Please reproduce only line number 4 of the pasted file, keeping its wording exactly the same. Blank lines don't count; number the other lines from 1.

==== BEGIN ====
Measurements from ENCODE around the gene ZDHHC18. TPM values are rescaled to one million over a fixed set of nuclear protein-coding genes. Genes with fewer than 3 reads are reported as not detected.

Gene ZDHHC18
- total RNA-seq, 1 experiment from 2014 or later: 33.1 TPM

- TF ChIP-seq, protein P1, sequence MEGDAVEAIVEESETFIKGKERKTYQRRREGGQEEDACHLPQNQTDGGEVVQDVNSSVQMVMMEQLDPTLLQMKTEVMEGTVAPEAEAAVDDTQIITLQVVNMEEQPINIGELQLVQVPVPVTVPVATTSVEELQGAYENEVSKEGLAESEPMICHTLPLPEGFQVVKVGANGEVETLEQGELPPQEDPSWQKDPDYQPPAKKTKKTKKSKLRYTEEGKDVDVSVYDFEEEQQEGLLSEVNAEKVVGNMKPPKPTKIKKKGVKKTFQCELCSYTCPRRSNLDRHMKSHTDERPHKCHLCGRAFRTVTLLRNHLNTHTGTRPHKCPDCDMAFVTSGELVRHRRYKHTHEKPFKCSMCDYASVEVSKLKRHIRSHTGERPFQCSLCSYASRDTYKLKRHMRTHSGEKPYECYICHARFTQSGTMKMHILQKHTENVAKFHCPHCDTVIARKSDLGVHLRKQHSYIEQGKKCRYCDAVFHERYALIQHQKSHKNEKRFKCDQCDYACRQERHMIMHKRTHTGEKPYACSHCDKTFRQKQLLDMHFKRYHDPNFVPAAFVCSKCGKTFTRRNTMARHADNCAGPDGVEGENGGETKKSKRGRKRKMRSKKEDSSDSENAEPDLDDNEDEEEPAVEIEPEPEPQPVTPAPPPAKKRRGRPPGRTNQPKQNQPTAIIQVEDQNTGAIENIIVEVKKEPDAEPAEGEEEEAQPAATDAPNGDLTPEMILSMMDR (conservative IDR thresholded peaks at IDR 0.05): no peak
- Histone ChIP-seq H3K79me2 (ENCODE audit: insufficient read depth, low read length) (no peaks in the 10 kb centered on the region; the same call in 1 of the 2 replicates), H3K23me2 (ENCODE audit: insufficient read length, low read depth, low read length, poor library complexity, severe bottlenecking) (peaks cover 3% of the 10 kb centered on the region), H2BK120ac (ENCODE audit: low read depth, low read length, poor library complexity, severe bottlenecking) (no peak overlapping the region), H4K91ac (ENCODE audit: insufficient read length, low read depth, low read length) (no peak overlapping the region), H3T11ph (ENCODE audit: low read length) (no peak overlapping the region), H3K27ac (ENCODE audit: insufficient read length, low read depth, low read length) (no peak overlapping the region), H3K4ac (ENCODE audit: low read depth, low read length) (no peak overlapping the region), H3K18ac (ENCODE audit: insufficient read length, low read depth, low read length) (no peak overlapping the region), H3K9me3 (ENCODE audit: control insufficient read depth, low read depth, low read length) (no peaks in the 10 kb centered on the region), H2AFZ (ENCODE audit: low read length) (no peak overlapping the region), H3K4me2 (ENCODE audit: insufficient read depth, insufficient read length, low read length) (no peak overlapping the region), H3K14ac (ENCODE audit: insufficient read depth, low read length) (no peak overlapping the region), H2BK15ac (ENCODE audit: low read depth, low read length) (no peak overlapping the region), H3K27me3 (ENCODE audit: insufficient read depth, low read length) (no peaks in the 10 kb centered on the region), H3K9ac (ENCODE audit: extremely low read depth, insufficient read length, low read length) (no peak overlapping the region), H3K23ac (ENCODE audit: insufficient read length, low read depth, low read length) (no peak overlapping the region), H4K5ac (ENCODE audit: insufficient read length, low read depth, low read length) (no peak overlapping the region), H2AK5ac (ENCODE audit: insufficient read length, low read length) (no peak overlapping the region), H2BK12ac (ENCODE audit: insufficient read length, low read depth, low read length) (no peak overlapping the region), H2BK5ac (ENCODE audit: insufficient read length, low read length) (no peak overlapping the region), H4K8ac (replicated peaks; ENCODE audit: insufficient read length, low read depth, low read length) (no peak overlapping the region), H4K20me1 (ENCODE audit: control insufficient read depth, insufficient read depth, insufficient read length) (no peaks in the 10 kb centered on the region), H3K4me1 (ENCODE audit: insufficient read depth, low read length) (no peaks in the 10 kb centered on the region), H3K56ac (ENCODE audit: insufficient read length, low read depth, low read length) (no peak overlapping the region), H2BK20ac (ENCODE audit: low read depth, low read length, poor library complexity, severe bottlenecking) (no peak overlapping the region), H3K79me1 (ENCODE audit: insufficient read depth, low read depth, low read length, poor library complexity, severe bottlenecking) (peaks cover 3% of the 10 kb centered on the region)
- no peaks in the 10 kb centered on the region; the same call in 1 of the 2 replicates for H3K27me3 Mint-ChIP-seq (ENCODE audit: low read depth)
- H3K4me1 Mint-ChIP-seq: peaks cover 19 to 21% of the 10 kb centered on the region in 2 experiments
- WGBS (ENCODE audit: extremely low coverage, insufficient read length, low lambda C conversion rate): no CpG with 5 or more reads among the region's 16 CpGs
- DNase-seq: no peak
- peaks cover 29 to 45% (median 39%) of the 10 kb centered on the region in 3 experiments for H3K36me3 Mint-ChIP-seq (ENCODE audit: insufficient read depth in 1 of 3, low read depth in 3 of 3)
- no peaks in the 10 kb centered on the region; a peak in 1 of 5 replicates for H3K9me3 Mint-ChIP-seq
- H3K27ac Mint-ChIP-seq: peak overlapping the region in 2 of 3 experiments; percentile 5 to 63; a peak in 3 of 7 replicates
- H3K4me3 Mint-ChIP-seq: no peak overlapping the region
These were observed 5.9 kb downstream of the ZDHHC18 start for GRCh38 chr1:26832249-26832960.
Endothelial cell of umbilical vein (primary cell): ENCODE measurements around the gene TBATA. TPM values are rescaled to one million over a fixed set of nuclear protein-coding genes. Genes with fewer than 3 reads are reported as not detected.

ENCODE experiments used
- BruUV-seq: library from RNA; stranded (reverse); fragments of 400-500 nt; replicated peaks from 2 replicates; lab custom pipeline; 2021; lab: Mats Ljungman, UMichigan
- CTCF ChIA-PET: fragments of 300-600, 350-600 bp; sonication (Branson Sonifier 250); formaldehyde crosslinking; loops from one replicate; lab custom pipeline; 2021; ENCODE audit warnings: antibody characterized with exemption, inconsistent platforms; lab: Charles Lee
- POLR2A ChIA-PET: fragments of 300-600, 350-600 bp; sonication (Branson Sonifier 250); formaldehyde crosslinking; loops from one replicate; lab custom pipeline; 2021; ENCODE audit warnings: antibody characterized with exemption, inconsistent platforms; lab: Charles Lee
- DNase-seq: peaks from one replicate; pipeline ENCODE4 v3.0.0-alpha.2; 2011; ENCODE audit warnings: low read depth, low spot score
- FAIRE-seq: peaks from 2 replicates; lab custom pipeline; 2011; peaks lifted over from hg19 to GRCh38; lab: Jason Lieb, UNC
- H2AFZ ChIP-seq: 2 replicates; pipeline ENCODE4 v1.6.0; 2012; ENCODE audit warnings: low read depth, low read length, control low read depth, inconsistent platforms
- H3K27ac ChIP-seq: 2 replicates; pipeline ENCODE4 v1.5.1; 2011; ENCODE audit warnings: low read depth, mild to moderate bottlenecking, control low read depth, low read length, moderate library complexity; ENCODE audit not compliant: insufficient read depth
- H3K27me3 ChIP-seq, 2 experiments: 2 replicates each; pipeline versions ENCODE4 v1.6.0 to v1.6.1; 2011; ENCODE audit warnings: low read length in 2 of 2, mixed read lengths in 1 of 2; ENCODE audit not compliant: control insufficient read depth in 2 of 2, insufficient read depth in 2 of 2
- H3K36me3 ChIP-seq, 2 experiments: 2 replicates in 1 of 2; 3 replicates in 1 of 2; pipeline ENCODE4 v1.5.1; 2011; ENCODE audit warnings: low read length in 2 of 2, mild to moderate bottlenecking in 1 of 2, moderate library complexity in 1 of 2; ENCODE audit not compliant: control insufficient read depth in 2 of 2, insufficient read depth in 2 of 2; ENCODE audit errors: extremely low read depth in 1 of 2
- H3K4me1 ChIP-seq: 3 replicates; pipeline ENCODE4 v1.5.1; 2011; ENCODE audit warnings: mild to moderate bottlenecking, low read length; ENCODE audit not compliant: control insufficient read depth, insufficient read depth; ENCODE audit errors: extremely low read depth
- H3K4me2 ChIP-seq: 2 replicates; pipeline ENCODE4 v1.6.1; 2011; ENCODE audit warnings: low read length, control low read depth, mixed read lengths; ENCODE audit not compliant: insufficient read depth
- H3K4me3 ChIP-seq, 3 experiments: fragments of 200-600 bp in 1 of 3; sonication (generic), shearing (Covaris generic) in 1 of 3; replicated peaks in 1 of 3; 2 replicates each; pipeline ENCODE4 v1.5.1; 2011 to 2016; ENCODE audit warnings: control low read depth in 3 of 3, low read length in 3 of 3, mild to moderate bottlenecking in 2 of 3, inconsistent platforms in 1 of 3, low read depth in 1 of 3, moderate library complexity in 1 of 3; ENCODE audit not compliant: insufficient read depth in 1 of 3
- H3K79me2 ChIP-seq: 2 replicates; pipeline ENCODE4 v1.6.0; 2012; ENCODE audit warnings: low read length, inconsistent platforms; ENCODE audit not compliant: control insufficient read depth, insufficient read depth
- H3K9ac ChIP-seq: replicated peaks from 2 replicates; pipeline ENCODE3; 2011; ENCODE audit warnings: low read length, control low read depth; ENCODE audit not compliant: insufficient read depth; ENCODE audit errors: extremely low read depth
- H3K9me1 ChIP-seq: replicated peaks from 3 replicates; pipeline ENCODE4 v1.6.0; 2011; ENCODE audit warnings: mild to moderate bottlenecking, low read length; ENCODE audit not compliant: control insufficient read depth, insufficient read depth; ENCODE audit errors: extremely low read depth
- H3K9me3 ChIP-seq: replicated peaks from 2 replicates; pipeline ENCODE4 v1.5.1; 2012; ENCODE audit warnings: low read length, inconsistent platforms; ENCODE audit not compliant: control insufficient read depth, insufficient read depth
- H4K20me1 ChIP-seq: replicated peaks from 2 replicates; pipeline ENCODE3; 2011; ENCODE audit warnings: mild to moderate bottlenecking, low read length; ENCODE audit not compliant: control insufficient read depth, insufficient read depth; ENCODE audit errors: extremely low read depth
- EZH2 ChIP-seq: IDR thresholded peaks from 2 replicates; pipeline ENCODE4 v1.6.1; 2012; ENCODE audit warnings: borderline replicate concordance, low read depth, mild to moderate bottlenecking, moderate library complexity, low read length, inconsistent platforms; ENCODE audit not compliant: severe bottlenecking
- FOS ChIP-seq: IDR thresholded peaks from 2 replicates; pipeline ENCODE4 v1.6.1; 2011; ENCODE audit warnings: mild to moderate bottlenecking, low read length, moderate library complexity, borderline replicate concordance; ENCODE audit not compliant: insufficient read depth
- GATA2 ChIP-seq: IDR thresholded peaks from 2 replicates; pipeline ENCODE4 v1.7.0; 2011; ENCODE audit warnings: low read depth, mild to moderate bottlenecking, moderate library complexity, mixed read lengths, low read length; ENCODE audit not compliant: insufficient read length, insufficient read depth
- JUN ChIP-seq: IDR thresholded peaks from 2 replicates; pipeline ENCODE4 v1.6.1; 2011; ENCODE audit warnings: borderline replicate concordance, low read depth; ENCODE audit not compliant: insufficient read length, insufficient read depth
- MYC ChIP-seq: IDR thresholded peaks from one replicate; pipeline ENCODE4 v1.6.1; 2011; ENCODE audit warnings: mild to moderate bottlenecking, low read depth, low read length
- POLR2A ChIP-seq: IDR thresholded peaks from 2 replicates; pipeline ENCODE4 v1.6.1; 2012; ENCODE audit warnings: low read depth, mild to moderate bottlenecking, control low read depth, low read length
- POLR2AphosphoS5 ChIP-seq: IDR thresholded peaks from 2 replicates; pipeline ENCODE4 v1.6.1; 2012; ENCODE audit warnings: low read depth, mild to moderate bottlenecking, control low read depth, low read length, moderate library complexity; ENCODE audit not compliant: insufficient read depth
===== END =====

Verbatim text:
- TF ChIP-seq, protein P1, sequence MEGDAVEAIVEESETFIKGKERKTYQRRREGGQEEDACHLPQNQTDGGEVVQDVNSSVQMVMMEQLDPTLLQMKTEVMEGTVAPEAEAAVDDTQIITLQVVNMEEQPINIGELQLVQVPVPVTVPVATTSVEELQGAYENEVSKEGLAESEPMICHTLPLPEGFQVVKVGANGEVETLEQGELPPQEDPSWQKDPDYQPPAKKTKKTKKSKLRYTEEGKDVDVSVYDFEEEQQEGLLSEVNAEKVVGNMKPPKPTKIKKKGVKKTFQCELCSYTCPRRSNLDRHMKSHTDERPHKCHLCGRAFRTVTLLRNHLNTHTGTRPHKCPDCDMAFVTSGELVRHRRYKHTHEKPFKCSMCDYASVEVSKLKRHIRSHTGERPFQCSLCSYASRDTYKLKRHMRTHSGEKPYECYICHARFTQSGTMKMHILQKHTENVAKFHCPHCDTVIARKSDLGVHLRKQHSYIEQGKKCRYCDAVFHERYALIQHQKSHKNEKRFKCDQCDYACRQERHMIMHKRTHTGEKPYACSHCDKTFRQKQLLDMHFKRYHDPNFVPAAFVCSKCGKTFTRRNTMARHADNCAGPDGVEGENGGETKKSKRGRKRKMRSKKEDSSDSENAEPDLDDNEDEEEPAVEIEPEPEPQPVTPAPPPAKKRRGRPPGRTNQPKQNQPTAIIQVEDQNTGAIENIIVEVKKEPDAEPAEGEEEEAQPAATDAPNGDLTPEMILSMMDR (conservative IDR thresholded peaks at IDR 0.05): no peak